Sure, the Denver jail has its problems, including denying cancer patients essential pain medication and detaining people after they've supposedly been released -- problems we explored in the saga of Tim Thomason, published in the July 31 Westword. But to understand how people get locked up in the local hoosegow in case after case of mistaken identity, you need to look at some of the specific horror stories in a federal lawsuit filed by the ACLU August 11 against the City and County of Denver, charging "recklessly sloppy police work."
The suit describes foul-ups involving five innocent people, who spent up to 26 days in jail for someone else's crimes, thanks to what can only be characterized as lazy, indifferent, and utterly wrongheaded enforcement actions taken by Denver's finest. For example:
-- A Denver detective arrested Christina Ann FourHorn on an assault and robbery warrant, ignoring a few minor details. FourHorn is seven years older and 90 pounds heavier than the suspect and lacked the identifying tattoos.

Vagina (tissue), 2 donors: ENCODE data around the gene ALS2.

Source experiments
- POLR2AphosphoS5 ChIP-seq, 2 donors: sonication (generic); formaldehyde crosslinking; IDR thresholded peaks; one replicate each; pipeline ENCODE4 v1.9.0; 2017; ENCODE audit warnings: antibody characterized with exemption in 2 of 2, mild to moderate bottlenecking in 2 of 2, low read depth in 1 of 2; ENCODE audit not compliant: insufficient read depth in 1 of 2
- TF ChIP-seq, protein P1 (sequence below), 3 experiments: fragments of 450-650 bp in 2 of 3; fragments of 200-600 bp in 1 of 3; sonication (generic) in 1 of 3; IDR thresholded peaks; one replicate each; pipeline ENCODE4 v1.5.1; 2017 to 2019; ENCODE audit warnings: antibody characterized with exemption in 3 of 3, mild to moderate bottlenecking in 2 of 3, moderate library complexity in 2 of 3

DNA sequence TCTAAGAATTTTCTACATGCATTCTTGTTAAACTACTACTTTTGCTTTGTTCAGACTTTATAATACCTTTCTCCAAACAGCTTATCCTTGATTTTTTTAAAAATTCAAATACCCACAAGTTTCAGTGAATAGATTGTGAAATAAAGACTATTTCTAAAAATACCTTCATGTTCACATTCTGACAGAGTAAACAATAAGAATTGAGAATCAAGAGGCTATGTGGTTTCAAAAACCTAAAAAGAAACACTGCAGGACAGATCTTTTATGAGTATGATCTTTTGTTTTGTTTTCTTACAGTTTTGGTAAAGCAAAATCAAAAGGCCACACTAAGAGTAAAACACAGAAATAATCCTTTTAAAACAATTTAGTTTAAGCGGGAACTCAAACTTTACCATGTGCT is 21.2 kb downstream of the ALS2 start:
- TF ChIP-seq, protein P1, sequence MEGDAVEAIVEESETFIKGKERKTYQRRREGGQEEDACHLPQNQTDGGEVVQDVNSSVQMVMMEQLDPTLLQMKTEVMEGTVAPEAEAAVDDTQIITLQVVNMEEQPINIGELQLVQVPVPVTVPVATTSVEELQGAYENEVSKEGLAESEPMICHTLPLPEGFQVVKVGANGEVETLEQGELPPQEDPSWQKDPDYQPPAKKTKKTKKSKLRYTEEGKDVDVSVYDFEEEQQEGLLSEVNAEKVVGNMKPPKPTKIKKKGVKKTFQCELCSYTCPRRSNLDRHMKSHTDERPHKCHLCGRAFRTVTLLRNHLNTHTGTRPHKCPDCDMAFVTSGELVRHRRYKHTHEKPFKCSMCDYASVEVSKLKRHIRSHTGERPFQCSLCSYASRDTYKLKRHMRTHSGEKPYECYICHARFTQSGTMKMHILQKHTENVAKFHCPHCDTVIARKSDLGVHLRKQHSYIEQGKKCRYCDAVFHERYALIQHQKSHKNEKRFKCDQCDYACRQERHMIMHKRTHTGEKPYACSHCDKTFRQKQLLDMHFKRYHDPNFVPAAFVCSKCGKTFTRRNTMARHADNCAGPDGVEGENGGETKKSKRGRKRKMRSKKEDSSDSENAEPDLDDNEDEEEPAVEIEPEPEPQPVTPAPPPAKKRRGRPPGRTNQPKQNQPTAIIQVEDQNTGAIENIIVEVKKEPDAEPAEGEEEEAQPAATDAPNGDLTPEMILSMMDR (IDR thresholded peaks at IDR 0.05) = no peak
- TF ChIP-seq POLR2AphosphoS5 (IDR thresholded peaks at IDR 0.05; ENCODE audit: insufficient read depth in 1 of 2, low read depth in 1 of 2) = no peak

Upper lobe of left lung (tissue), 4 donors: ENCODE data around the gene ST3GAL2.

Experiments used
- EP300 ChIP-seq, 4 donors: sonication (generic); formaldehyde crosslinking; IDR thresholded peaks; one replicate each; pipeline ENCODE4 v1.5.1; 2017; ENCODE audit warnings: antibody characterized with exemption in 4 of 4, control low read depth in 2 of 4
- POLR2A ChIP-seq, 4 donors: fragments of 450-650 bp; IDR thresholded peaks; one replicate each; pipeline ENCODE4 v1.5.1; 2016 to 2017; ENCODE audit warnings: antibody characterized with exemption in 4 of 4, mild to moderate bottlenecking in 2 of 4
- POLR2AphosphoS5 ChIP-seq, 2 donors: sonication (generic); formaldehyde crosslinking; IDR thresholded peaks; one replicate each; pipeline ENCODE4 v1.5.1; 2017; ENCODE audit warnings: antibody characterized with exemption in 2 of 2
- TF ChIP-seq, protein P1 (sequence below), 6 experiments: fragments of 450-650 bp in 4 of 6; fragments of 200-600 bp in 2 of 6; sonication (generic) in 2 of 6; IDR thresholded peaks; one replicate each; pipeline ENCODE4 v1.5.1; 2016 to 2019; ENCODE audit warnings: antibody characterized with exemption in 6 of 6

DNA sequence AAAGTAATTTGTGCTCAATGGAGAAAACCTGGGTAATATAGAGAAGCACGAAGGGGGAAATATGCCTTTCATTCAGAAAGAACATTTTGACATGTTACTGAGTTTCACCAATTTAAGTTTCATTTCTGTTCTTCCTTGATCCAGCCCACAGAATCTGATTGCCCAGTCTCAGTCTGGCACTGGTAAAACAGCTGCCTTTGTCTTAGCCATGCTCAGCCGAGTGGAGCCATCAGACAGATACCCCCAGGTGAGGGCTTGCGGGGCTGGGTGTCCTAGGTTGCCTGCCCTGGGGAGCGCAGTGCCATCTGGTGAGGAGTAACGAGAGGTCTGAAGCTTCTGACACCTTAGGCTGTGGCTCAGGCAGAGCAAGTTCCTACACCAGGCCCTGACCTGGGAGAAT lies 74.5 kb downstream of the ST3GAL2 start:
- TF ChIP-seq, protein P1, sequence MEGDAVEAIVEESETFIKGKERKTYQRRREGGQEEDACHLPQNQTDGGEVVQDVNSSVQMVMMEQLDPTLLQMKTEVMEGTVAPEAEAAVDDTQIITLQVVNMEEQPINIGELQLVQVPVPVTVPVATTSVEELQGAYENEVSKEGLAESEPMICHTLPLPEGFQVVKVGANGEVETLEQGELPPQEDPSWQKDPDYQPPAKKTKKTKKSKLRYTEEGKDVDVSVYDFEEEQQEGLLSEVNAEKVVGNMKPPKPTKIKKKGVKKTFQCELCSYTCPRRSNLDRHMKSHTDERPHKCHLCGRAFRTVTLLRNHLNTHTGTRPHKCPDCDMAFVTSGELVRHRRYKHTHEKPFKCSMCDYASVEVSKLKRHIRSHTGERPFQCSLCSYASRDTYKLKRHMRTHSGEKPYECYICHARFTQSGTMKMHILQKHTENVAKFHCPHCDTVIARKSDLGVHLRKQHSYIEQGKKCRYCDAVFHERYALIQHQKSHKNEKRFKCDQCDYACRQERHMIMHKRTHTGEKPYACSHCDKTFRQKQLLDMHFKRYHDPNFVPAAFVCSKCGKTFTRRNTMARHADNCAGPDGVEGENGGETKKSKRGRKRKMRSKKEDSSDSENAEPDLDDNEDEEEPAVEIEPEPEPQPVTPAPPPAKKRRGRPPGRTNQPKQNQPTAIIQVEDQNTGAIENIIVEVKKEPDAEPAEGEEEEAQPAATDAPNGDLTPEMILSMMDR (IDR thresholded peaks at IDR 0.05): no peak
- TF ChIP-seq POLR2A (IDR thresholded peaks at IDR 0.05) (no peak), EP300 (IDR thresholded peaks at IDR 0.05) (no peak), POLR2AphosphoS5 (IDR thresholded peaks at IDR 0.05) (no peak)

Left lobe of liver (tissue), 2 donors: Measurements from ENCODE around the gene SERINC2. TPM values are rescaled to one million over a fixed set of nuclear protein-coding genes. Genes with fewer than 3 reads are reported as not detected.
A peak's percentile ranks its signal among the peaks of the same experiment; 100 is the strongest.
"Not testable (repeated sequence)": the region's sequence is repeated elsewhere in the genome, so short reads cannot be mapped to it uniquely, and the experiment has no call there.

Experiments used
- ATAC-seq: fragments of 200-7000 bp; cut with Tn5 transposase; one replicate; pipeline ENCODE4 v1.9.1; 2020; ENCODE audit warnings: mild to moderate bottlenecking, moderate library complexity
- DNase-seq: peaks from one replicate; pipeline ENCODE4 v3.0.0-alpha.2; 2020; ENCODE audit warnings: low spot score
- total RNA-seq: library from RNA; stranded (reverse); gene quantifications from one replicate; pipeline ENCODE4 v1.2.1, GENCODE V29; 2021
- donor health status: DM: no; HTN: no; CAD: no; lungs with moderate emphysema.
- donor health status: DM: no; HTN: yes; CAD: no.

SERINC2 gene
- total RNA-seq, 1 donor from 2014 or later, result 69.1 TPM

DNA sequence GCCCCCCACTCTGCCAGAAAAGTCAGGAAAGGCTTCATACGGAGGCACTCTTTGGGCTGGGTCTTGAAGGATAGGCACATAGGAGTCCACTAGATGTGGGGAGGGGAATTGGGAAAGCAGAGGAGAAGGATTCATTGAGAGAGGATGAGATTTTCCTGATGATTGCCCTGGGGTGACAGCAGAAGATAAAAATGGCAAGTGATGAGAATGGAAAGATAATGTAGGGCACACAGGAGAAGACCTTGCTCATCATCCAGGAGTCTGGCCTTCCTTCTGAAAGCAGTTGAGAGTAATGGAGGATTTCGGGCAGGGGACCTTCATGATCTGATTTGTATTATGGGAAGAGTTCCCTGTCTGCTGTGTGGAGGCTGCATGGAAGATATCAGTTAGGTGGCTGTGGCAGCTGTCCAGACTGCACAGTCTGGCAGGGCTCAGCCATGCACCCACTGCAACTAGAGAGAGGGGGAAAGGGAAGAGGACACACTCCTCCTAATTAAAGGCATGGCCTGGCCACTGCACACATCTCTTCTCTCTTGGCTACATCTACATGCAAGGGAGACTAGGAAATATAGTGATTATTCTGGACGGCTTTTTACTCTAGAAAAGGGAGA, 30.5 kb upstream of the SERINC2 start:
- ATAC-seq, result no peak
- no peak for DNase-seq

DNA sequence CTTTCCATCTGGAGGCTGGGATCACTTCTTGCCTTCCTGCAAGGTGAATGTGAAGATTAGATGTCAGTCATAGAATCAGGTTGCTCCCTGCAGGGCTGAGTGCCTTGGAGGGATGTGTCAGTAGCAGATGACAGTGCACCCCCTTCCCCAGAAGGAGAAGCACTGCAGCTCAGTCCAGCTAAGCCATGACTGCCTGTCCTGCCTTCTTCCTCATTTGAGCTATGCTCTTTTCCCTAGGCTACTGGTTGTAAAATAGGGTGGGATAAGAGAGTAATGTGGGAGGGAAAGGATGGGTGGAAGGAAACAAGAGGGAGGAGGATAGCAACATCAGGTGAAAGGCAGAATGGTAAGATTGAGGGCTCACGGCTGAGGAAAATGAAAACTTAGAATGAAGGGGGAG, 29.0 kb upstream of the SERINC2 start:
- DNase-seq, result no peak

-- Another ACLU client, Muse Jama, spent 9 days in jail and was booked under the name of Ahmed Alia, someone he'd never met. When released, the $80 confiscated from him was returned in the form of a check -- made out to Ahmed Alia.
-- Jose Ernesto Ibarra didn't have the name, date of birth, or physical description of the person authorities were seeking. Yet he spent 26 days in custody, and his family had to pay the $274 worth of traffic fines owed by the suspect before he could be released.
-- Samuel Powell Moore was arrested four times under an Aurora warrant for another man, William Douglas Pipkin. The fourth time was last November -- three years after Pipkin had died.
-- Dennis Michael Smith, a high school teacher, went to the Denver County Jail to visit a former student. Deputies who inspected his driver's license at the jail decided he was really Dennis Allen Smith. D.M. Smith had been confused with the other Smith before and kept a letter from the Colorado Bureau of Investigation in his car explaining the difference, but the deputies wouldn't let Smith's companion retrieve the letter from the car. Instead, they arrested him.
Nice work, guys. We know anyone can make a mistake, even a boneheaded one. But the ACLU maintains that inadequate training and supervision within the Denver cop shop is the main reason the same mistakes keep getting made over and over. -- Alan Prendergast